Robert Lucas’ umbrella

16 August, 2016 at 13:03 | Posted in Economics | 2 Comments

To understand New Classical thinking about this crucial issue, consider Lucas’s response to the following question: If people know the true distribution of future outcomes, why are autocorrelated mistakes such a common occurrence?

Umbrella_large“If you were studying the demand for umbrellas as an economist, you’d get rainfall data by cities, and you wouldn’t hesitate for two seconds to assume that everyone living in London knows how much it rains there. That would be assumption number one. And no one would argue with you either. [But] in macroeconomics, people argue about things like that. (In Klamer 1983, p. 43)”

What Lucas clearly has in mind is a model in which the distribution of outcomes (like the distribution of rainfall in London) is pregiven and independent of agent decisions (about whether or not to carry umbrellas) and agent errors. Future equilibrium states exist prior to and independent of the agent choice process that is supposed to generate them.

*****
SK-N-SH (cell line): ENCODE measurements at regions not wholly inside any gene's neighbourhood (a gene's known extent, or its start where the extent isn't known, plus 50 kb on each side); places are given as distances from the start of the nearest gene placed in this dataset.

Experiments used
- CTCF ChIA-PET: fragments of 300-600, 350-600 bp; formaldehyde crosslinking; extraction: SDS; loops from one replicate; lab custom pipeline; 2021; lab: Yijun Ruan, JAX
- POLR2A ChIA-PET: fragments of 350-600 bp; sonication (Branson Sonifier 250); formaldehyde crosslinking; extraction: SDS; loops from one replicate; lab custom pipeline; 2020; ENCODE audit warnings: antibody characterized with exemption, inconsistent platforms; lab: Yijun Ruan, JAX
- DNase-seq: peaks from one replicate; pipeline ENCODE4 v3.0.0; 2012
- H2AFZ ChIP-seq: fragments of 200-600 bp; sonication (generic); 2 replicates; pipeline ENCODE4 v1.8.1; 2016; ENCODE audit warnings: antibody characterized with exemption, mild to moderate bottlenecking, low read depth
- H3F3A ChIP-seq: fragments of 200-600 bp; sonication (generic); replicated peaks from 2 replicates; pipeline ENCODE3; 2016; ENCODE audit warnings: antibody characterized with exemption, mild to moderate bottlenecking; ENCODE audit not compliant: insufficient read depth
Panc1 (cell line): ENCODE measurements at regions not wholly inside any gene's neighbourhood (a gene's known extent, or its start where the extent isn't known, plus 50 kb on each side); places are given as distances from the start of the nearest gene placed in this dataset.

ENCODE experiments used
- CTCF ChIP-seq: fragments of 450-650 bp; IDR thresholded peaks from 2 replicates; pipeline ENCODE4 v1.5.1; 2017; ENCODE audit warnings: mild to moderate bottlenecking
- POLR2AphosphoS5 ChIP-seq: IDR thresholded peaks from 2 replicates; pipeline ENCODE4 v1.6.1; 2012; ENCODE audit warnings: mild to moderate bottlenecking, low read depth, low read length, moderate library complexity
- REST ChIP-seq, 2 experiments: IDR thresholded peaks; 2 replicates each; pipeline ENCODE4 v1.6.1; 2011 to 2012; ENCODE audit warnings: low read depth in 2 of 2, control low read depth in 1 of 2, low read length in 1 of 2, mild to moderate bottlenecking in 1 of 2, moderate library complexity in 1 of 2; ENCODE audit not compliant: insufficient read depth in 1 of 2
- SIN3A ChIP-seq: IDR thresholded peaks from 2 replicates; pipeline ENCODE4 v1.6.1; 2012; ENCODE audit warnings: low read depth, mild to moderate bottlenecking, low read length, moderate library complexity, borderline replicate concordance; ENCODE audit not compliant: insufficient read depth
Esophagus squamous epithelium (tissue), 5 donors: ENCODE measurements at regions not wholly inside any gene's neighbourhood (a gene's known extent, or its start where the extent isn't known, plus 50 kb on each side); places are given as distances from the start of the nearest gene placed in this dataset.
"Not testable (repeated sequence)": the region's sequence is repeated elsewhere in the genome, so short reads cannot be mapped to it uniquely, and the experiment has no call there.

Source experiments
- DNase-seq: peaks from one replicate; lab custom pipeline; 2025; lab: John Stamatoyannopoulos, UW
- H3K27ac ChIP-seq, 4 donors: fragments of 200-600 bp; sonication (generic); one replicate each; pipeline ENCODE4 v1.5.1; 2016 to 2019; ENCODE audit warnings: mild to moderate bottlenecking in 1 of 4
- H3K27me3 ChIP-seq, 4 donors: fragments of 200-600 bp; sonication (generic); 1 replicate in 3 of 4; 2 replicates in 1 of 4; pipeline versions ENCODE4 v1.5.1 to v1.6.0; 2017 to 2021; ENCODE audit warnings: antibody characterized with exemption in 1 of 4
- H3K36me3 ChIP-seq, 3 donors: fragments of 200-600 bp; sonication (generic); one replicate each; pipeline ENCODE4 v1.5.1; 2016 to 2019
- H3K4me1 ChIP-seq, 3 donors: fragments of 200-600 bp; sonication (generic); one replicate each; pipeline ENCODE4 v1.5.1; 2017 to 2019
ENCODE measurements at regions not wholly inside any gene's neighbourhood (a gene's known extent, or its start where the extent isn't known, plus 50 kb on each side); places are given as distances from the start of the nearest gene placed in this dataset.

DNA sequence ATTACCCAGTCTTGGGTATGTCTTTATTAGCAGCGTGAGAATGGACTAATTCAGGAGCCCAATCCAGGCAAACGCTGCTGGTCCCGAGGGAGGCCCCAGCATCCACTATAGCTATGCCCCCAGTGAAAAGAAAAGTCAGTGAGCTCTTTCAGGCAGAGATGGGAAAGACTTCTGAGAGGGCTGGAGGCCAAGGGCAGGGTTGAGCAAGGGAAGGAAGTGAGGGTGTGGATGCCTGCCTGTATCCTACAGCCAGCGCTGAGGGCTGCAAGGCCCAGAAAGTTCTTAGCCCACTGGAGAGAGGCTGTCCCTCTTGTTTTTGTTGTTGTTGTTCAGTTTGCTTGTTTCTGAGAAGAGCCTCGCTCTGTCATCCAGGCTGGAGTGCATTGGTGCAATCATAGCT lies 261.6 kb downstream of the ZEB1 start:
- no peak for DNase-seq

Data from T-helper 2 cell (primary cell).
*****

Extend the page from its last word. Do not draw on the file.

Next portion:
James Crotty

Conclusion: umbrellas are not economies. And I guess most people — at least outside The University of Chicago Department of Economics — knows that …



  1. The economy is not like the weather in that rain is not caused by the purchase of umbrellas. But, I am not sure that is as widely appreciated as it should be.

  2. Once again the confusion between micro- and macro-. We should be concerned with Macro- or the average rainfall, in these terms.

    The rain it raineth every day
    on the just and on the unjust fella.
    But it raineth hardest on the just,
    ’cause the unjust’s got his umbrella!

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